Gay marriage proponents, meanwhile, also will try to focus upon two themes. And at first glance their two themes also don't figure to have a huge impact on the legal debate. The first theme is the "glass-houses" theme -- that heterosexuals have no exclusive right to the "sanctity" of marriage since half of them have failed in their own marriages. Richard M. Daley, the mayoral scion of Chicago, made this point about hypocrisy last Thursday when he told the papers that he has "no problem" with same-sex marriage. "Marriage has been undermined by divorce," he told the New York Times. "So don't tell me about marriage. People should look at their own life and look into their own mirror." Ralph Nader echoed the sentiment on Sunday when he said he supports gay marriage because "love and commitment is not exactly in surplus in this country … the main tragedy … what undermines marriage is divorce."

Gay rights supporters might win over a few hearts and minds on logic alone but they aren't going to win any court battles with that argument. Just because heterosexual marriage isn't what it used to be doesn't mean that gays have a constitutional right to try it. Likewise, the "same-sex-marriage-has-no-victims" theme is likely to resonate more on an emotional level than on a doctrinal one. When President Bush said he was "troubled" by the same-sex marriage gold rush by the Bay, Newsom invited the President to "come out and meet with the three-plus thousand couples that have committed themselves to one another, committed to a long-term loving relationship with equal status, the same status that he and his wife are afforded. And recognize the spirit and the pride that comes with that."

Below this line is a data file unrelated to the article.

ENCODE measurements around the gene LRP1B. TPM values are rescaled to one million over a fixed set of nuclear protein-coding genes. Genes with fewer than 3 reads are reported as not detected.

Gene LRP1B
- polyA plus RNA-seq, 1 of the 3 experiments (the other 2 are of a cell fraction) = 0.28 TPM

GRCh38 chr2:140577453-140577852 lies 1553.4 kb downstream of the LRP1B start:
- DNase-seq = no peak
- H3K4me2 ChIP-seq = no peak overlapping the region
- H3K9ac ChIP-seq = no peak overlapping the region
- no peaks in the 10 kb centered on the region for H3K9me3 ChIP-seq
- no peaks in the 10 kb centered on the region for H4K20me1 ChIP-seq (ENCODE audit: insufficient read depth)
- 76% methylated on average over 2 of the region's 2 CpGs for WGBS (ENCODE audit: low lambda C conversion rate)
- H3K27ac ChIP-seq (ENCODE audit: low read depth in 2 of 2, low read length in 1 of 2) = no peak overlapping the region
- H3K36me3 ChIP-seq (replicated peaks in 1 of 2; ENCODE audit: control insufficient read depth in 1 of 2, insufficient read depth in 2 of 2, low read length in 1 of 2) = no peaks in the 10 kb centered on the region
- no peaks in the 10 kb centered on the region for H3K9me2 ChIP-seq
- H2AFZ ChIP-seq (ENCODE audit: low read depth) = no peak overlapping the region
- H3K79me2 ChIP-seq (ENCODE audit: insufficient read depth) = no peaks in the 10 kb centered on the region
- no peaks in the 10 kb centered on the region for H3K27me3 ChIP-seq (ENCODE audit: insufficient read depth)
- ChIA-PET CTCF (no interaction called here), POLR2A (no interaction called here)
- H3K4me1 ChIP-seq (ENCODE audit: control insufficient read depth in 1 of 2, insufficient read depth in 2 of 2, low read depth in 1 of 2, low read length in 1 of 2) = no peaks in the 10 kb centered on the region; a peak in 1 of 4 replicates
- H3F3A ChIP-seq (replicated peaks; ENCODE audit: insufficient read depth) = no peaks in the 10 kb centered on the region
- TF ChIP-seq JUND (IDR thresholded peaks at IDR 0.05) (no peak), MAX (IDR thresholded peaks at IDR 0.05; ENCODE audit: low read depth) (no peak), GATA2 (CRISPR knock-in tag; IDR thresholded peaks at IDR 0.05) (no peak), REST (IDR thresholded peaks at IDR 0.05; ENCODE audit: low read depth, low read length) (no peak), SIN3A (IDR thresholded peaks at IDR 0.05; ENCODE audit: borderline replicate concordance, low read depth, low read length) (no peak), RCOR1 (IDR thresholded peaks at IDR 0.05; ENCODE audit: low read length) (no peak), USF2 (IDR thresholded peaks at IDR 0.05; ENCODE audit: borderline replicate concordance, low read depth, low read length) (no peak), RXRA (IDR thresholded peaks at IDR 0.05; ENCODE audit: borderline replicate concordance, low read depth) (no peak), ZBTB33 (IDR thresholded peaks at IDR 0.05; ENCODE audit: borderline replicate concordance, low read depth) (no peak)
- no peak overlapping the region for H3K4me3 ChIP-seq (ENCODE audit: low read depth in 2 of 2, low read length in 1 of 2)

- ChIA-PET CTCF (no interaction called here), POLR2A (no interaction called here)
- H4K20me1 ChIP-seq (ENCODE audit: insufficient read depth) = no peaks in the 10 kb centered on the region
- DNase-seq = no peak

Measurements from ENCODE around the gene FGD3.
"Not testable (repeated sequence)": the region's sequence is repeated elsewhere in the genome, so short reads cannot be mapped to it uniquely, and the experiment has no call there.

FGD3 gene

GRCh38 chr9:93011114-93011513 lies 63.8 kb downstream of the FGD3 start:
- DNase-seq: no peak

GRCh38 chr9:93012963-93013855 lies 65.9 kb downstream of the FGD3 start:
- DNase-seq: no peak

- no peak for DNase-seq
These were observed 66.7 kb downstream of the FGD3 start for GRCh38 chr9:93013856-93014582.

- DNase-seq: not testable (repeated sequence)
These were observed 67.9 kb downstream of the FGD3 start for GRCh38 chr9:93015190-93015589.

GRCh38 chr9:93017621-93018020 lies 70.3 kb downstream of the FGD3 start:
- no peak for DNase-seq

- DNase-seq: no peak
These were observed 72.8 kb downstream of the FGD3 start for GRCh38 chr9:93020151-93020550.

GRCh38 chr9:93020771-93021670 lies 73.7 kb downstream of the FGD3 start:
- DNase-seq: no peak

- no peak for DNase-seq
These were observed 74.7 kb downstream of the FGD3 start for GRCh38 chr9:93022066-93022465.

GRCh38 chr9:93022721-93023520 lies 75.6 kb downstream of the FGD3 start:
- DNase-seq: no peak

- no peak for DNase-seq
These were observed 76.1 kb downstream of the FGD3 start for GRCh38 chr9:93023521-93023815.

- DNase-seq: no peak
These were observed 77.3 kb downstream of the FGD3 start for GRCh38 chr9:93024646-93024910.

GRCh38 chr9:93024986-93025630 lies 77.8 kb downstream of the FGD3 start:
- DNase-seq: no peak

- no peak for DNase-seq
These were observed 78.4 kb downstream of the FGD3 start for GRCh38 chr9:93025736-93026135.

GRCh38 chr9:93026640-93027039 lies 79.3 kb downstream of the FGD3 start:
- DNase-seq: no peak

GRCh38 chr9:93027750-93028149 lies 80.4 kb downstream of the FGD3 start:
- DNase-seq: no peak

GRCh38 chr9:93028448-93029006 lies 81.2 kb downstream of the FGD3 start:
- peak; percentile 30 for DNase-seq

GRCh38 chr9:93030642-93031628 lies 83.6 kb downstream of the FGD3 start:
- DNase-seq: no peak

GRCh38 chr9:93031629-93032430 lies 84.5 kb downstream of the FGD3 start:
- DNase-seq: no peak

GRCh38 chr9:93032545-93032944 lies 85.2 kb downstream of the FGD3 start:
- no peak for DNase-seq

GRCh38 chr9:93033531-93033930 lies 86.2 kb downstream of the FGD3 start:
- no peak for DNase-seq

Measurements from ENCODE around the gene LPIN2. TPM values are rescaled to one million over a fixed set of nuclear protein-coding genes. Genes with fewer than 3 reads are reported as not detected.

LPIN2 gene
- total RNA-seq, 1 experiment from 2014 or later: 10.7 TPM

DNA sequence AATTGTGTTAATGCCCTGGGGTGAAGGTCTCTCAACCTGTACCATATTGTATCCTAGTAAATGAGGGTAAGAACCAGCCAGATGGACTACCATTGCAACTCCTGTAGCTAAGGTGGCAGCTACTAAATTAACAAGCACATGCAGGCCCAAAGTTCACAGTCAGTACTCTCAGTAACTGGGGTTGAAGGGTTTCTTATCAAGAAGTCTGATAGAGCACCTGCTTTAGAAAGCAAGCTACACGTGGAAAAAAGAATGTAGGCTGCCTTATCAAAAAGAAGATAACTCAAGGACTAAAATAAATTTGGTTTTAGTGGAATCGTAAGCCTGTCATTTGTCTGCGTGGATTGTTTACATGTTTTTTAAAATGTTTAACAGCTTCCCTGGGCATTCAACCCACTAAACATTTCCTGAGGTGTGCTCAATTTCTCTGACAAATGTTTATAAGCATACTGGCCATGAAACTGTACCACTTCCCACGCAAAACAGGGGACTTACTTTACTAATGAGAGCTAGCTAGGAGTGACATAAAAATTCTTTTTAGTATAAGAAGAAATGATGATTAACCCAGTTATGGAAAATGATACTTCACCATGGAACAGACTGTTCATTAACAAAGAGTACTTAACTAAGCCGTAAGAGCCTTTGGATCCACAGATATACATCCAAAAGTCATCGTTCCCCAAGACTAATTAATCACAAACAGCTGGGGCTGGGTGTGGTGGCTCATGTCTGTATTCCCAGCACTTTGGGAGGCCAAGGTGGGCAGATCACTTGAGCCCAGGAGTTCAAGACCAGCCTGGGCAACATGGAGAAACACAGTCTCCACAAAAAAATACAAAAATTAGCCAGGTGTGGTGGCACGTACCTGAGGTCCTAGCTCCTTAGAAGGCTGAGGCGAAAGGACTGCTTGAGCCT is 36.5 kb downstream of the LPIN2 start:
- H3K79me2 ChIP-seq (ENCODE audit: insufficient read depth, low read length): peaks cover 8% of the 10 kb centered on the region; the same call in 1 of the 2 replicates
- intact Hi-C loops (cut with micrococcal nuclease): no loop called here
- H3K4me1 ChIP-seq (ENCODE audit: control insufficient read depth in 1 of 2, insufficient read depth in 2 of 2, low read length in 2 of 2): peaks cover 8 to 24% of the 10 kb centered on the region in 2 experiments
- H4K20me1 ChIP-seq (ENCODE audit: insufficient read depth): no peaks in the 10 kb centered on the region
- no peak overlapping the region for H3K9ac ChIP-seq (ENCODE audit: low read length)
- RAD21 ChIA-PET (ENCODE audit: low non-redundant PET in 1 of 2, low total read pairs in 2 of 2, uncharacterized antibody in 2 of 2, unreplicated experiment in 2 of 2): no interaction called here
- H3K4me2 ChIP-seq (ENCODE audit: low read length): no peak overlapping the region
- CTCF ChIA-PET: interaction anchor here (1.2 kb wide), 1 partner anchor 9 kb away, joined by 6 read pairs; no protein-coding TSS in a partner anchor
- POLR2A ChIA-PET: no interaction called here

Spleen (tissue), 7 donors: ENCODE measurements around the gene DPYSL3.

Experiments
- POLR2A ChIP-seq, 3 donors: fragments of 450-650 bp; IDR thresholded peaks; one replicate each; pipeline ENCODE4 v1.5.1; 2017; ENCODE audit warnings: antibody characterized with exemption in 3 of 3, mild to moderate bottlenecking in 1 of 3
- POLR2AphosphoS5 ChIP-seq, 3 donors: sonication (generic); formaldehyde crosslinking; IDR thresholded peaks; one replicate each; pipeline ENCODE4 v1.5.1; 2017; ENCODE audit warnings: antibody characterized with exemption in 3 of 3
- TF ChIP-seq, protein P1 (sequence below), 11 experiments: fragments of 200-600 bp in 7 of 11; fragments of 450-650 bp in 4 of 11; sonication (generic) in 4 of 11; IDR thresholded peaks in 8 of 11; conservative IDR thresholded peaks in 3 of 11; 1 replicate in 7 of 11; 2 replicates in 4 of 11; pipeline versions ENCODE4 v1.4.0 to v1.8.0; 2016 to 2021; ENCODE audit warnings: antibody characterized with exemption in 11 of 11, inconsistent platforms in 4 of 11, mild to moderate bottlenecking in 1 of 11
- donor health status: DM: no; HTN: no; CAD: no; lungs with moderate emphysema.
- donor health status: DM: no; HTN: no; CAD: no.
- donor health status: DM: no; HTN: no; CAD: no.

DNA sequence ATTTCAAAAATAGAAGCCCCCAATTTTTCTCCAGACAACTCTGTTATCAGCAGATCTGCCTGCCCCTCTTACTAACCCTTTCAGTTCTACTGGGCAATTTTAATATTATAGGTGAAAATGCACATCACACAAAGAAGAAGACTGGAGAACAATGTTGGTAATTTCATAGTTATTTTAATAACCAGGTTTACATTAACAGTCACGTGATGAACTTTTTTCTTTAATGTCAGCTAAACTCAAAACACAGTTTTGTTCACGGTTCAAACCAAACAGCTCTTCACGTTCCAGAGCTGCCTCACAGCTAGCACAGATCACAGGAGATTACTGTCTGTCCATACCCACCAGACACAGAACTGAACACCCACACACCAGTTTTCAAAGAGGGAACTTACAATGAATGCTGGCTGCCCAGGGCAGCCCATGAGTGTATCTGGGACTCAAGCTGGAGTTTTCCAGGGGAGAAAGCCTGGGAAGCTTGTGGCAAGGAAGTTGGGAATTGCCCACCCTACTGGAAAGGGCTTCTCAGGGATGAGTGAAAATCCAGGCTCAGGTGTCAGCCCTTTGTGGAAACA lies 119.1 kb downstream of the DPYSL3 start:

Spirit and pride are powerful things. And so are the images from San Francisco of happy gay couples getting married. But will those images have an impact on the legal fight? I don't know. Images can be powerful catalysts for formal change; just look at what happened during the Civil Rights movement of the 1950s and 1960s, when television images from the South changed public opinion all over the country. But feelings toward gay marriage seems to have hardened since San Francisco opened its doors to the practice amid the camera's glare. The Boston Globe on Sunday published a poll showing that a strong majority of people in Massachusetts now oppose gay marriage -- a sharp decrease since last November in support for the concept. Clearly, it is going to take a lot more than smiles and glee to convince a working majority on any court that gay marriage is here and ought to stay.

By Andrew Cohen
  • Lauren Johnston